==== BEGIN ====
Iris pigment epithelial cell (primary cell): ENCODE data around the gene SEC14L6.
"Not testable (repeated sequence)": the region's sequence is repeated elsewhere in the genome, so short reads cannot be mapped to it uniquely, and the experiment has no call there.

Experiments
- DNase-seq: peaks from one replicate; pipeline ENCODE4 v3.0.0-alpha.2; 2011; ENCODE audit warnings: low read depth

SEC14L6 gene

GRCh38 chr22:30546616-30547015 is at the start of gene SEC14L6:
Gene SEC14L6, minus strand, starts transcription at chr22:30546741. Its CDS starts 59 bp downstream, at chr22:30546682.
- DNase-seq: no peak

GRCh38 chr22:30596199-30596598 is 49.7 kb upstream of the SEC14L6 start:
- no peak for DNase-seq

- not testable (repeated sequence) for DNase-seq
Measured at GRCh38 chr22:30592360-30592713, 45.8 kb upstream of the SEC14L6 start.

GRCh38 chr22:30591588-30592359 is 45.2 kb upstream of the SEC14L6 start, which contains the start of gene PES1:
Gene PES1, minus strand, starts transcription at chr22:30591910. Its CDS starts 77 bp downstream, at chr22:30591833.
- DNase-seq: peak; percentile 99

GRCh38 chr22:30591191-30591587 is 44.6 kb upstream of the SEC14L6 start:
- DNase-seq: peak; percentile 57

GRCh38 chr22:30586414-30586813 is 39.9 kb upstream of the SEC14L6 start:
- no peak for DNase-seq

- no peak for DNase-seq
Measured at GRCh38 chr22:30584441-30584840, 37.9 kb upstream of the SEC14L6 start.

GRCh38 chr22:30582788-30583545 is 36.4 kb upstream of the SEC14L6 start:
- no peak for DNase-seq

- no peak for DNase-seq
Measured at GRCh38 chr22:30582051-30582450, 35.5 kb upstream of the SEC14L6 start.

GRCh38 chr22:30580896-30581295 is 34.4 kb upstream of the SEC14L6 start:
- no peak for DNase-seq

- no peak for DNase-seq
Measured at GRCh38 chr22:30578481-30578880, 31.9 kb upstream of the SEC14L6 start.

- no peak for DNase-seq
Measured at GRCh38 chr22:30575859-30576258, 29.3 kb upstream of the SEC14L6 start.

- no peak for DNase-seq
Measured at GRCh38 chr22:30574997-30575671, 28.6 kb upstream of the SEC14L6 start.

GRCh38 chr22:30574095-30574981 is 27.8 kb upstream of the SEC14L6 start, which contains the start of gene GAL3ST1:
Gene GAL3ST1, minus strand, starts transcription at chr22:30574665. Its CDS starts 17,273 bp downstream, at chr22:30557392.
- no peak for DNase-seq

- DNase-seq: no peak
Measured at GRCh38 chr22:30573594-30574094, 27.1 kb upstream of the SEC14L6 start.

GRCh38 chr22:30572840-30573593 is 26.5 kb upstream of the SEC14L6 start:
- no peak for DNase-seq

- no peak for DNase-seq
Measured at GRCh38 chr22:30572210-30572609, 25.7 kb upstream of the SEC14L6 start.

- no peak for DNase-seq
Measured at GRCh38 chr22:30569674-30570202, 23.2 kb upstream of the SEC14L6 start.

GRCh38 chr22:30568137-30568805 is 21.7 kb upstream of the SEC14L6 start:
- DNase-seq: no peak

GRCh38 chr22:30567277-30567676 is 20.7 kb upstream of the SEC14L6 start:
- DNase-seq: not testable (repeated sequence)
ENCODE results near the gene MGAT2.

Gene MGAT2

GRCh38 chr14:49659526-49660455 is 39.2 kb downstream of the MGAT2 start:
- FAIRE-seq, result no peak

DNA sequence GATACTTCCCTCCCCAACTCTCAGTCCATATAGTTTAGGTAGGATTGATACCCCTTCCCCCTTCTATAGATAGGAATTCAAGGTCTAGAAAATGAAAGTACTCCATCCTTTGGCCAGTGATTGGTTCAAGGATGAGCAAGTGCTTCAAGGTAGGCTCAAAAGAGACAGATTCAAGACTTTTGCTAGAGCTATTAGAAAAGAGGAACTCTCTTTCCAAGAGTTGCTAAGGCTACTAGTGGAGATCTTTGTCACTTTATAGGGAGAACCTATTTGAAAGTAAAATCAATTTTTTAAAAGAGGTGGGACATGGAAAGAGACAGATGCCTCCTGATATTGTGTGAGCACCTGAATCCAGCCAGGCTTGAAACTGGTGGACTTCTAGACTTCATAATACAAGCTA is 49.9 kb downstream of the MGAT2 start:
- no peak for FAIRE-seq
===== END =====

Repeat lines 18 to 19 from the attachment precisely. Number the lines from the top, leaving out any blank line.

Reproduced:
GRCh38 chr22:30586414-30586813 is 39.9 kb upstream of the SEC14L6 start:
- no peak for DNase-seq